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If you're an avid follower of Tsyaston's (aka Shen, Shencomix, or Owlturd), there's nothing here you haven't seen; instead it's a collection of some of the best comic strips he's released so far, and a perfect primer for those unfamiliar with Shen's particular blend of #relateable content - getting beat up on by Life, and overcoming the obstacles Life throws at you (not always in that order). This collection includes one comic from Shen's arc, ""Fly to the Heavens on a Bicycle Made of Stars"; I would have loved for the full saga to be included to cap off the book. Still, it's a great collection to have. ~ Reviewed by Andrew Bugenis
There's a genre of fiction where a lone person living after the end of the world finds a wild dog, and through mutual respect form a bond, look out for each other, and provide companionship for each other.
In Giant Spider & Me, the person is 12 year old Nagi, the dog is an arachnid the size of a small car, and the bond is formed over food. The story itself is very sweet and relaxing - Asa, the titular spider, is very cute (even when they're shown being terrifying) and I kinda want an Asa of my own. And startlingly, it is a cooking manga, so in each chapter Nagi prepares a different dish, talking through it for anyone that might be listening as well as for the reader, and afterward an ingredient list for the recipe is displayed with a full-page splash of the finished dish.
Ultimately, it's the perfect read for a quiet, rainy day, and now I really want to try making pumpkin dumplings. ~ Reviewed by Andrew Bugenis
Oneida tells three stories - first, the story of the deeply religious yet egotistical John Humphrey Noyes; then, the story of the Oneida Community, which he founded to follow his own teachings of how humanity might get closer to God (and, along the way doing some very questionable stuff and some surprisingly progressive stuff); and third, the story of Oneida Ltd., insofar as the silverware giant was still a product of what came before. Each is presented with a bevy of background information that makes plain why people made the decisions they did and makes everything make sense in context to one another - not an easy feat, considering some of the variables in play are free love, contraception, feminism, and eugenics.
Wayland-Smith’s status as a descendant of the original Community grants her access to materials not available to any outsider - firsthand accounts, stories from a century and a half earlier, sometimes invaluable considering the intentional destruction of many Community records in the 1940s. She never feels too close to the subject matter to give it a critical eye - Noyes’ shortcomings are well displayed, as are those of others around him. The history is solidly presented and the people within feel true-to-life; so when you turn over a spoon to see the "ONEIDA" stamp on the back, here is where you can go for more background on how it came to your table. ~ Reviewed by Andrew Bugenis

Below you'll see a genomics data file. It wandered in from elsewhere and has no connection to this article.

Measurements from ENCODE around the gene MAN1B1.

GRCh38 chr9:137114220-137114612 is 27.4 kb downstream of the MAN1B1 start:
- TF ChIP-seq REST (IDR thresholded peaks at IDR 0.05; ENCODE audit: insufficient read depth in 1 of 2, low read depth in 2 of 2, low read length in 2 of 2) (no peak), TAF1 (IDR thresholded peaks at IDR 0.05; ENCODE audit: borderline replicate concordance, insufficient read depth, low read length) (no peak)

A densely written alternate history, The Years of Rice and Salt focuses not on the big picture of how the world is different after a much more destructive Black Plague, but rather on the individual people as they grow up in this alternate world. Robinson envisions this by following a group of reincarnated souls - or jāti - from the point of divergence in the 1400s up through the 2080s in a series of ten short stories - novellas, almost. Each story feels like a different genre, and it's gratifying to see the characters' reincarnated souls grow and mature together as they try to shape their world for the better. Europe's departure also means the departure of Christianity as a driving force in world history, and Confucianism, Buddhism and Islam rise to take its place. The final story doesn't come to any sort of definitive close as it wraps up the novel - it doesn't end it in any traditional sense - but rather promises that the cycle of reincarnation continues, and the characters will continue to improve, always looking to a better tomorrow. ~ Reviewed by Andrew Bugenis
Hope Never Dies starts with the protagonist lamenting not being in contact with his best friend of eight years, then that friend showing up one night, telling him that another of his good friends died under mysterious circumstances. They team up, try to patch their friendship while investigating, always asking questions and getting more questions than answers in return.
It just so happens that the protagonist is former Vice President Joe Biden, and his best friend is the Forty-Fourth President of the United States of America, Barack Obama.
Through his investigation, Joe reflects on the friends he’s fallen out of touch with, with the life he once led, and on his successes and failures over time. There’s serious reflection on dealing with grief and a close look at how America’s opioid epidemic impacts his home town. And at one point there’s Obama, recovering from a moment of doubt, looking at Biden with renewed determination and saying, “Yes we can.”
With plenty of references to the eight years they spent in office together and their time on the campaign trail before that, “Hope Never Dies” draws you in with the prospect of a madcap caper as Joe and Barack, amateur detectives, bumble their way around blue-collar America, but the meat of the book – estranged friendships, an ever-deepening web of seemingly-disconnected evidence, and a vibrant cast of characters – is what keeps you invested, from the first page to the last. Recommended reading for anyone wanting to spend just a few more hours with America’s favorite bromance. ~ Reviewed by Andrew Bugenis